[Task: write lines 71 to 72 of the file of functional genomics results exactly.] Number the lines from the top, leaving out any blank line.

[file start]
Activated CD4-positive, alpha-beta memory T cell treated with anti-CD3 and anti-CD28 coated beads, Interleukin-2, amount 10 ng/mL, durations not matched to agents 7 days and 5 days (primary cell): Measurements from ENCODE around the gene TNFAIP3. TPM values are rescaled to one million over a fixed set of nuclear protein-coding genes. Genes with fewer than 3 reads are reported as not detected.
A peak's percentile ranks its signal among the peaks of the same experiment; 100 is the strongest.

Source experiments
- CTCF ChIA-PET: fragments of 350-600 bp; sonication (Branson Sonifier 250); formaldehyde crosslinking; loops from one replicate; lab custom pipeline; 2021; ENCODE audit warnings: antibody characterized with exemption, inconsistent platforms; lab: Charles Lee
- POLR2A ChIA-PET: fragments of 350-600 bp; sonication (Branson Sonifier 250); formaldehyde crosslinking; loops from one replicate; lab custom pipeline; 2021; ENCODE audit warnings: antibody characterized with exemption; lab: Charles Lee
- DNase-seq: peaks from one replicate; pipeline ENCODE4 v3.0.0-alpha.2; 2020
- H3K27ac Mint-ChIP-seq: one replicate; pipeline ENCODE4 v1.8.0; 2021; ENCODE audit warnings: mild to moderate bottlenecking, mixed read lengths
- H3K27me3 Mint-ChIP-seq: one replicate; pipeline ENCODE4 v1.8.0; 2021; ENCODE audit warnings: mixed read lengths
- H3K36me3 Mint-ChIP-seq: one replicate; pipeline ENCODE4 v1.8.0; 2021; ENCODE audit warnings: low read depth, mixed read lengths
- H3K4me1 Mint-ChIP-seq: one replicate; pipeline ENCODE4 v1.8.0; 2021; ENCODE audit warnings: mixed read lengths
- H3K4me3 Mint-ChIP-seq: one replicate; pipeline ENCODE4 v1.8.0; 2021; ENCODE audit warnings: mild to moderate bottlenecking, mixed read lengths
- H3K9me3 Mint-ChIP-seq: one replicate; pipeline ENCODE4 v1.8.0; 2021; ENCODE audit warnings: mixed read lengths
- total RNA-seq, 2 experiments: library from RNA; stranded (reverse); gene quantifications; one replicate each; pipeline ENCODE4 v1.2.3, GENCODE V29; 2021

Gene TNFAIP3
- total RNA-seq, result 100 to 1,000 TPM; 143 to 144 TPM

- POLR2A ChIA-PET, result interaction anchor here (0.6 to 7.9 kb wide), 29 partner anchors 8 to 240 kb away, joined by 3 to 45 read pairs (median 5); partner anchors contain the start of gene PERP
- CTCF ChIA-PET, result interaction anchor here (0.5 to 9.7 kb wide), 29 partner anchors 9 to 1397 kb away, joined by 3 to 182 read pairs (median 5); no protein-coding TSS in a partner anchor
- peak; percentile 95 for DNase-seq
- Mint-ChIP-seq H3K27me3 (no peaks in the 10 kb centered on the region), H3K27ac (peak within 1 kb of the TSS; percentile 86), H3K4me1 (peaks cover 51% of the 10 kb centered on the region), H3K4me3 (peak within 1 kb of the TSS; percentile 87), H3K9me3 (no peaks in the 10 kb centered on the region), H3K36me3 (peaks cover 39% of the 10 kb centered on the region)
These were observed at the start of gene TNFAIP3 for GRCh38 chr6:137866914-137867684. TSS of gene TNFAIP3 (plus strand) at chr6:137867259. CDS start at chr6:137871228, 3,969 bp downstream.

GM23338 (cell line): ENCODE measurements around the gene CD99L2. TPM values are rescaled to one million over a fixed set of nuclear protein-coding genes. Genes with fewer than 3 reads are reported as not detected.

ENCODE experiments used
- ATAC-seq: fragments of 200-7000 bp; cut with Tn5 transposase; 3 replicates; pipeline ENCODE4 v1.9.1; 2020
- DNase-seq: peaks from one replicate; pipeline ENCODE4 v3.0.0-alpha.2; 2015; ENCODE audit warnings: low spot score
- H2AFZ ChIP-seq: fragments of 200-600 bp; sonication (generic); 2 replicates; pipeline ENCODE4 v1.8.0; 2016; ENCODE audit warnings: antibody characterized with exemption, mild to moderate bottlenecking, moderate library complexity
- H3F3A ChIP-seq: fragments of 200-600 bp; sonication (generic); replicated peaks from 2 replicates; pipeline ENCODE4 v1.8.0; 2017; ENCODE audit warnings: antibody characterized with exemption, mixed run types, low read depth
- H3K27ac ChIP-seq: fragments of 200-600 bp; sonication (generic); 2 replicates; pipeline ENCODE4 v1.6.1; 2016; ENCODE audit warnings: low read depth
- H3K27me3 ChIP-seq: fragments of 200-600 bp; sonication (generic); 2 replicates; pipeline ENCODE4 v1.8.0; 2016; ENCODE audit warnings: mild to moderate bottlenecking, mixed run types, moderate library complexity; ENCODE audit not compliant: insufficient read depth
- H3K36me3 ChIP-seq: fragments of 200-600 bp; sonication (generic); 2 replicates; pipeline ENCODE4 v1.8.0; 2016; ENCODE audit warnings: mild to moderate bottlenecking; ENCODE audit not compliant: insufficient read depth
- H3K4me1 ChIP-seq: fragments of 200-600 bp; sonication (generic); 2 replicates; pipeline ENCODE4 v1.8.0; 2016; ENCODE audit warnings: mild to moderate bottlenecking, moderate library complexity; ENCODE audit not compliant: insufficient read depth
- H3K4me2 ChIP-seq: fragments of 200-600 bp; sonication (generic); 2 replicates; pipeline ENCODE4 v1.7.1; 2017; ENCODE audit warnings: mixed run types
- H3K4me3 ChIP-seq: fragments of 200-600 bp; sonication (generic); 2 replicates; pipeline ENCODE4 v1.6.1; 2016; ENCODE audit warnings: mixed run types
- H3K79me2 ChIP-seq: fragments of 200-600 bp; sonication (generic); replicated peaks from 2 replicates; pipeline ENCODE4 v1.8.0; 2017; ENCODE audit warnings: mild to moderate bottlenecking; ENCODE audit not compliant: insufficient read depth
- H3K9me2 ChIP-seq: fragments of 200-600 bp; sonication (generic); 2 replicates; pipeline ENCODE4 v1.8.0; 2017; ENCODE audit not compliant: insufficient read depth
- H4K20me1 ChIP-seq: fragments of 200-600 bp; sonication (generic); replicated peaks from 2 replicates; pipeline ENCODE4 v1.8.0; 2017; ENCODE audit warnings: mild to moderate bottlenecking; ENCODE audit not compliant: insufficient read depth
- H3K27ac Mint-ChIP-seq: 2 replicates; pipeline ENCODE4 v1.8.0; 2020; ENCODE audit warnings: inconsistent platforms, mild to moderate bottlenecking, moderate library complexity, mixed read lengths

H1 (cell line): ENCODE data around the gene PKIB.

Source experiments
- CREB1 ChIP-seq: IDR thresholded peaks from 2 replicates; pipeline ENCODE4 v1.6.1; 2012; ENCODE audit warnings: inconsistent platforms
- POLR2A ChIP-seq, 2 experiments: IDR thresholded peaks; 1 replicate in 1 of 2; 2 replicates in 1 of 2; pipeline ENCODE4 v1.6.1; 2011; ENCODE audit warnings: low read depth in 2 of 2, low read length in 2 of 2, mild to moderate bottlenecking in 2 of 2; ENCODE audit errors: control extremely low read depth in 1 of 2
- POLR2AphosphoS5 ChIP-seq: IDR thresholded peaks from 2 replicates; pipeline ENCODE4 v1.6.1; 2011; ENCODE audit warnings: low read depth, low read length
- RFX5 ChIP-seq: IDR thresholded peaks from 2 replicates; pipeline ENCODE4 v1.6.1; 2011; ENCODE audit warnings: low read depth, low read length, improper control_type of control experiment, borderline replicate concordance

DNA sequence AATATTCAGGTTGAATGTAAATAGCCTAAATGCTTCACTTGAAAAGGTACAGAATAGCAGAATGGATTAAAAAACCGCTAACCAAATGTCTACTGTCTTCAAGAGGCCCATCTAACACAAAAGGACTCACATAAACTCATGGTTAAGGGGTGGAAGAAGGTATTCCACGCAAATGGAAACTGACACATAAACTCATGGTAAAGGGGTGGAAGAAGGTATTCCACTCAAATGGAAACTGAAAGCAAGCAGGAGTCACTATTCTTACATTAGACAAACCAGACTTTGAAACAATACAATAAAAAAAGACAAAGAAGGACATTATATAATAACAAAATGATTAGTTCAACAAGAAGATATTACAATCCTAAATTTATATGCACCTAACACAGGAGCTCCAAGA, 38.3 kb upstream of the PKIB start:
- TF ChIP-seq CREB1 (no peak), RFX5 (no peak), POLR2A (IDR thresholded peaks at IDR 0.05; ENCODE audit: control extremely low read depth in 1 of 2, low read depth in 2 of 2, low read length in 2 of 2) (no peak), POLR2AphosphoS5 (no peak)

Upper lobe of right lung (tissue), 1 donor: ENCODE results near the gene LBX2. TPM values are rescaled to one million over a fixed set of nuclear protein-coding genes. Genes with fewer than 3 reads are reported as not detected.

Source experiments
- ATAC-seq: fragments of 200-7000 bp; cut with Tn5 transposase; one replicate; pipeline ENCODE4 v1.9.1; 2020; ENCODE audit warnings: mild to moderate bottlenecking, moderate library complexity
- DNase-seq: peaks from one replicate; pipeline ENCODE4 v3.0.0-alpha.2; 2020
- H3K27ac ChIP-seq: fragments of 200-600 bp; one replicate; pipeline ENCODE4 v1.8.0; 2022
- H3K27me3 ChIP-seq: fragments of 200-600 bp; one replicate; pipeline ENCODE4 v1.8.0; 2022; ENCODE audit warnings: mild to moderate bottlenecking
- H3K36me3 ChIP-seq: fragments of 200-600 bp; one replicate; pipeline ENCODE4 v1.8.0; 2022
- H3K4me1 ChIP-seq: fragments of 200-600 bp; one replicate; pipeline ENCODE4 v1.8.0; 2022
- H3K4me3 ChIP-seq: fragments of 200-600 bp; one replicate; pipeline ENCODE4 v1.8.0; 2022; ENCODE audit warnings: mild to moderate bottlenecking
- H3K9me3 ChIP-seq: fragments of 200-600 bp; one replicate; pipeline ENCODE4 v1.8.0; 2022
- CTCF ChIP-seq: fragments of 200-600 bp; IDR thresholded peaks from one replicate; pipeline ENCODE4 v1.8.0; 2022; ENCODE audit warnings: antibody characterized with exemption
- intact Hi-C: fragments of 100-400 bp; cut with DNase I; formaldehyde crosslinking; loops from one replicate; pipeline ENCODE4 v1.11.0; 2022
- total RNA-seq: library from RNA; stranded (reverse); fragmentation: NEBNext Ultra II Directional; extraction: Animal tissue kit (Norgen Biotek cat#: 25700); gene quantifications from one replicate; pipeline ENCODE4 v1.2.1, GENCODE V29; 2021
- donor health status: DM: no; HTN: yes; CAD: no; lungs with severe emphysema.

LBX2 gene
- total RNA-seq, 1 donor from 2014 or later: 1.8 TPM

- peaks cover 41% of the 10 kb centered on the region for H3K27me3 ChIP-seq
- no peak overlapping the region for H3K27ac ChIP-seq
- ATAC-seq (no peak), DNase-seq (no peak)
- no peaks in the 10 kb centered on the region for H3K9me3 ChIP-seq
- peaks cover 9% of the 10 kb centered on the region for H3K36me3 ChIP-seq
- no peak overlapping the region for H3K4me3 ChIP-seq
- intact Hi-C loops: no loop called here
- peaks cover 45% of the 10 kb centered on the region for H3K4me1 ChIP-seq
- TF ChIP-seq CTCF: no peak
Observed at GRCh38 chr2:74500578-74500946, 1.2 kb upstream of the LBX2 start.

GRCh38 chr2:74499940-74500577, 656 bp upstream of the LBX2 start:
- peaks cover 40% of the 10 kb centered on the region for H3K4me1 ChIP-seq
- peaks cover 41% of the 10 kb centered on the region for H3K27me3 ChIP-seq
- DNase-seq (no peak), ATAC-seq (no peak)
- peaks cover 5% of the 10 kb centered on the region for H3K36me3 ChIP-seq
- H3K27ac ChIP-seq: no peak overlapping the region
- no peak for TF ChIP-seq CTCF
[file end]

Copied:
GRCh38 chr2:74499940-74500577, 656 bp upstream of the LBX2 start:
- peaks cover 40% of the 10 kb centered on the region for H3K4me1 ChIP-seq